So that doesn't get you anywhere. Since you're trying to correct a chemical process, you're adding a certain quantity of chemicals, e.g. a pH change to CD in order to cause a colour shift or a pH change (or processing time change) to FD in order to change contrast and/or speed. How much you need to add and how much you need to change your processing times is specified in the process documentation, which you absolutely must read if you're doing process control. Make sure you get the documentation from the appropriate manufacturer, i.e. Fuji or Kodak or Tetenal or whoever, as the suggested corrections differ slightly.

  4. #4

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    Hi, guys,

    Thank you so much for the information. While I understand the dynamic curve changes with the processing time, I was trying to find out what's the objective measure for push processed slide films? Although Fujihunt chemicals come with recommended processing parameters, I've found that they are merely starting point, and they needed to be tuned for each processor. For example, the recommended First Developer time for normal processing is 6:00, but I've found that using the Phototherm SSK-8r, it is necessary to run it for 6:30 - otherwise film speeds will tend to be on the low side. Likewise, going with the official recommendation for push processing, it will result in films that look under developed.

    I figure that there must be an official standard for E6 film speed, something that I can establish with the control strips. If anyone knows of such documentation, I would really appreciate the pointers.

    ls

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    I suspect you have to keep Newton's Method in mind. Try a bunch of variations on processing time (from normal development to twice the extension recommended for a 1-stop push), plot them, figure out the slope (of contrast and speed vs FD time) and then either interpolate or extrapolate to get the right answer. Then test again with a few points clustered around where you expect the right answer to be.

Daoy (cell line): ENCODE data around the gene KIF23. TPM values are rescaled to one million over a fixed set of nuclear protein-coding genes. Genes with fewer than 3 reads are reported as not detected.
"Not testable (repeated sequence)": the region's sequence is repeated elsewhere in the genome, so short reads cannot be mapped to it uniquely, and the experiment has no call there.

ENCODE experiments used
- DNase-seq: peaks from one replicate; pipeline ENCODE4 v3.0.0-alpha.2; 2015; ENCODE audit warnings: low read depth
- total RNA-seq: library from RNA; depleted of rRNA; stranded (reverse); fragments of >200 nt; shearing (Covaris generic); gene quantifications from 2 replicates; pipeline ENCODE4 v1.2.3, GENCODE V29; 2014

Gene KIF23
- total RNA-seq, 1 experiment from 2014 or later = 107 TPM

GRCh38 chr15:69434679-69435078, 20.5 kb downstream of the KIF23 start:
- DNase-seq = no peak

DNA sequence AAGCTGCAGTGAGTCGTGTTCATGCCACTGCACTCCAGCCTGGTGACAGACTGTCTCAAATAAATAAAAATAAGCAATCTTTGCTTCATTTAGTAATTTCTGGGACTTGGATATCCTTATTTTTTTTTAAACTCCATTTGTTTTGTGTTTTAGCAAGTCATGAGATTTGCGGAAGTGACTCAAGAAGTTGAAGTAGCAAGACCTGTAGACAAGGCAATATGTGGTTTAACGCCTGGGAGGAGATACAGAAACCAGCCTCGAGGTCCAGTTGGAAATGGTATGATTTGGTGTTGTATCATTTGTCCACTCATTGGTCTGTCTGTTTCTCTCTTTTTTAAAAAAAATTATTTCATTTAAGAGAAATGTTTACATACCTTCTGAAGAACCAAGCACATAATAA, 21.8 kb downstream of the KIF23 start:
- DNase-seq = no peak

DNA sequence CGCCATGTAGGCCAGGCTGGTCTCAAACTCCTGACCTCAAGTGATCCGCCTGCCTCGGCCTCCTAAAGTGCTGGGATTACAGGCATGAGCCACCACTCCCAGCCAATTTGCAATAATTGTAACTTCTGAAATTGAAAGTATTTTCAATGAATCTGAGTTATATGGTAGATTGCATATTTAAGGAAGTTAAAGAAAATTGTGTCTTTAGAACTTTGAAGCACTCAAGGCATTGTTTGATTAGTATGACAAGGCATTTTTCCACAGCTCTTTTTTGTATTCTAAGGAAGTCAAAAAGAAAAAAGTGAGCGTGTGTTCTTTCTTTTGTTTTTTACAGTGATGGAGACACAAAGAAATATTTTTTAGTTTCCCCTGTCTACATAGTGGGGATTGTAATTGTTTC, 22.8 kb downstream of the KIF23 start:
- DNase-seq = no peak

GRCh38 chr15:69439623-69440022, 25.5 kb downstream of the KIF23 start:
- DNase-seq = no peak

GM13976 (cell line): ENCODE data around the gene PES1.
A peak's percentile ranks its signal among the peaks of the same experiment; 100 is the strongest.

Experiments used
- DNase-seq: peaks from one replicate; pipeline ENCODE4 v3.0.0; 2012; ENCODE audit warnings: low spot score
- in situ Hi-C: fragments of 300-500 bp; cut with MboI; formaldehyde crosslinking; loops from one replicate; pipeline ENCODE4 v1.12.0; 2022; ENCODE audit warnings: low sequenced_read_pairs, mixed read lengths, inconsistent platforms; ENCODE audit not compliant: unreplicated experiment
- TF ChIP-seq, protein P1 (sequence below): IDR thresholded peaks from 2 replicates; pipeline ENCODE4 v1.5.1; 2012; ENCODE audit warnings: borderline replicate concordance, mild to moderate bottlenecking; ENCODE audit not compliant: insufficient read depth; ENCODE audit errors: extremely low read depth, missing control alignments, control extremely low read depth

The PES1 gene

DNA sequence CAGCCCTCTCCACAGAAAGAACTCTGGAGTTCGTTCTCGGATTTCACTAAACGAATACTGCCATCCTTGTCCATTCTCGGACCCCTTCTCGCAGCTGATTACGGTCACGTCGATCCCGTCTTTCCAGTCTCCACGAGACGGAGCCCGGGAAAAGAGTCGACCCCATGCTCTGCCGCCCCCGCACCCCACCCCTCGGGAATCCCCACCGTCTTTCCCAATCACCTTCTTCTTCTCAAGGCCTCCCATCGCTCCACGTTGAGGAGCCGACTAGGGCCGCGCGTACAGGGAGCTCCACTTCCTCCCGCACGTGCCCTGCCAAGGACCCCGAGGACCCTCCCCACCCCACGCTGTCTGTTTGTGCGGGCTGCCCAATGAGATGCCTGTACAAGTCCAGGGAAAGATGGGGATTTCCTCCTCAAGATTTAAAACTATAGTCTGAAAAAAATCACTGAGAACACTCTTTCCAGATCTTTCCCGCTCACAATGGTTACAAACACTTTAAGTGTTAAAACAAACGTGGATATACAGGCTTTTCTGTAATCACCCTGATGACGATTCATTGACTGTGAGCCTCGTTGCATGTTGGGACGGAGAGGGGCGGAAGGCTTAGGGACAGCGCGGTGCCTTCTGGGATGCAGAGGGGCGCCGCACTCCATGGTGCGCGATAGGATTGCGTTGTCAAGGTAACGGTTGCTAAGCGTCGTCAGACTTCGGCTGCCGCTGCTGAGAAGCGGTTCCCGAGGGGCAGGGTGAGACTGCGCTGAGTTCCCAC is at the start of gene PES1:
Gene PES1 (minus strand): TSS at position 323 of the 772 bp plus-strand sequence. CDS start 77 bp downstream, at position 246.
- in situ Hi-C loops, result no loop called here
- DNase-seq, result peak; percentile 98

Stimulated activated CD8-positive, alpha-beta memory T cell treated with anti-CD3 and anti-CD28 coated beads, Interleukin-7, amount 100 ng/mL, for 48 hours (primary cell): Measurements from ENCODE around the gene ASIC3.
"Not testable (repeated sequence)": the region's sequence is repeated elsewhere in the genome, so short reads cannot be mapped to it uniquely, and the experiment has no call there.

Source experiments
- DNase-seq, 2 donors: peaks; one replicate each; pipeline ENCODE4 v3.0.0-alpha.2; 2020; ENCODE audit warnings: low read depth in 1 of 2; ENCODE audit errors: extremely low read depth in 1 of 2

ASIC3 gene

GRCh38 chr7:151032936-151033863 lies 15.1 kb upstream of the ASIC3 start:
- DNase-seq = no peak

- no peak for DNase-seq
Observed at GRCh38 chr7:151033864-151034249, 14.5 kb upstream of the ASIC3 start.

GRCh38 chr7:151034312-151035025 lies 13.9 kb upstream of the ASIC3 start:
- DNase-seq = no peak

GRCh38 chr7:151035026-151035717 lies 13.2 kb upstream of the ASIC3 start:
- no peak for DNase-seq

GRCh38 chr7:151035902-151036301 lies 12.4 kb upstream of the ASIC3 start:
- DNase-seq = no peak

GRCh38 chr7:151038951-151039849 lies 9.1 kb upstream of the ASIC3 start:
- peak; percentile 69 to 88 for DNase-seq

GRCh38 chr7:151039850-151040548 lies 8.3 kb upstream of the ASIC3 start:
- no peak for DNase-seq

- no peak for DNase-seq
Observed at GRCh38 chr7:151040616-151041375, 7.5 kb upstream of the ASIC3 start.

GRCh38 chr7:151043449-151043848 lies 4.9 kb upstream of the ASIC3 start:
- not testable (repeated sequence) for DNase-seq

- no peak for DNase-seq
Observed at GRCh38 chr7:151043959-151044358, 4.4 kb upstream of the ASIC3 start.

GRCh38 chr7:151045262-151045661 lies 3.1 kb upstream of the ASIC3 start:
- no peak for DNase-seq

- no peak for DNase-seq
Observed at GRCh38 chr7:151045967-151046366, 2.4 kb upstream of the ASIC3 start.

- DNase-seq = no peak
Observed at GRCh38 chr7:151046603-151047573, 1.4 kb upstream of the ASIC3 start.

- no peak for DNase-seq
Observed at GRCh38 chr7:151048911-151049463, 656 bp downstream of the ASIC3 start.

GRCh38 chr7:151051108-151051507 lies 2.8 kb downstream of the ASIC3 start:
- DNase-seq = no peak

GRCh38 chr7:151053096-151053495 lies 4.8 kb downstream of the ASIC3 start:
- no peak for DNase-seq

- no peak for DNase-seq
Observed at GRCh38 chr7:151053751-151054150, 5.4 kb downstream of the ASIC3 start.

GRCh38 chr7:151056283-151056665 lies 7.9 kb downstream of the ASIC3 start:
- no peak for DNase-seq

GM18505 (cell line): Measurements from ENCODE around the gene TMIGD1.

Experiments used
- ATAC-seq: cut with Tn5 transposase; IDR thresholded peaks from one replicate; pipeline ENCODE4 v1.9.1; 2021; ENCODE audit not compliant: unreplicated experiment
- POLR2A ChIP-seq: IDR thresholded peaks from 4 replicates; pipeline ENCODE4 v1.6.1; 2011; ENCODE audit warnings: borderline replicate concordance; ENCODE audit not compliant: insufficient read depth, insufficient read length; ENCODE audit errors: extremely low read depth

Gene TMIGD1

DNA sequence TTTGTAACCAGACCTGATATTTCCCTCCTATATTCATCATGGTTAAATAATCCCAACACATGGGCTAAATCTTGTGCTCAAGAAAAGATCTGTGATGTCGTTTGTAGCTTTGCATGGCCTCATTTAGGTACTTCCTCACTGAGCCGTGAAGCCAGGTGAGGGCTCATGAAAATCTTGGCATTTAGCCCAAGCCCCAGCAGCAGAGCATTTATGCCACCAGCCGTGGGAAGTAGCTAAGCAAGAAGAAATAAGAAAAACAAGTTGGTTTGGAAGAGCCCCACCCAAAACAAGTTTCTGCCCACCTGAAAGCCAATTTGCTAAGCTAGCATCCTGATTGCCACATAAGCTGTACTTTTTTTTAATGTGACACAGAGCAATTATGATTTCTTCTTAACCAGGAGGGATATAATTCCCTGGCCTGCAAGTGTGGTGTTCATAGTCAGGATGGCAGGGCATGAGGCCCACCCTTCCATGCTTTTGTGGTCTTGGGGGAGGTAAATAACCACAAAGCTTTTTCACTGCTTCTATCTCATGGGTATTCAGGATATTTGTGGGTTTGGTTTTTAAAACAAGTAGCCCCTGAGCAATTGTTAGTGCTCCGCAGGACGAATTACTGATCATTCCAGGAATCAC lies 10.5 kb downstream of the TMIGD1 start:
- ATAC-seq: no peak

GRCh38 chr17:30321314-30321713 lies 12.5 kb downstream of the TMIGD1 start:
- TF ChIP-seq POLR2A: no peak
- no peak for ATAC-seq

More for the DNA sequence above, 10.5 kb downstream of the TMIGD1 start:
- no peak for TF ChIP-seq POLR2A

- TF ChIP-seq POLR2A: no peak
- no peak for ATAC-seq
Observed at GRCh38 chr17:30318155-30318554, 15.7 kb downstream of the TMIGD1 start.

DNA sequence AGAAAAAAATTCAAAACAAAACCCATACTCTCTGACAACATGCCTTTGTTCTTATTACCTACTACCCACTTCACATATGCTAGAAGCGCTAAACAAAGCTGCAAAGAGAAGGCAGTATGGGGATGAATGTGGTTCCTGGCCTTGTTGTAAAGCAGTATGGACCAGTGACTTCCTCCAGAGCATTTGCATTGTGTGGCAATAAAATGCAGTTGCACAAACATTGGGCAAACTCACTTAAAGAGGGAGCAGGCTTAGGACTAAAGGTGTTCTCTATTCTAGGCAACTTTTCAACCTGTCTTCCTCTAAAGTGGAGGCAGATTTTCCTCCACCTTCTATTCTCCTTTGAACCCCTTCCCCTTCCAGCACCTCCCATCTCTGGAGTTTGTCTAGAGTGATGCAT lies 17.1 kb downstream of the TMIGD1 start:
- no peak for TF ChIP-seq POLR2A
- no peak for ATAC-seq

And then deal with the fact that 5+ sequential processes (assuming rotary or inversion) would oxidise the developer somewhat so maybe consider single-shot development for this testing to avoid that problem, but keep all the once-used developer to go back into your main stock for use on real films, because the single-shot won't have harmed it much.

  6. #6
    Bill Burk's Avatar
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    Quote Originally Posted by losheng View Post
    I figure that there must be an official standard for E6 film speed, something that I can establish with the control strips. If anyone knows of such documentation, I would really appreciate the pointers.

    ls
    Hi losheng,

    I usually develop black and white negative, so I don't have the standards for E6 handy. But sure, control strips are useful and they would come with documentation of the proper readings. If you were going to "do-it-yourself" I don't know. Maybe shoot some test target shots, like Zone System users often do, and send one roll to a lab - process one roll yourself and check the differences...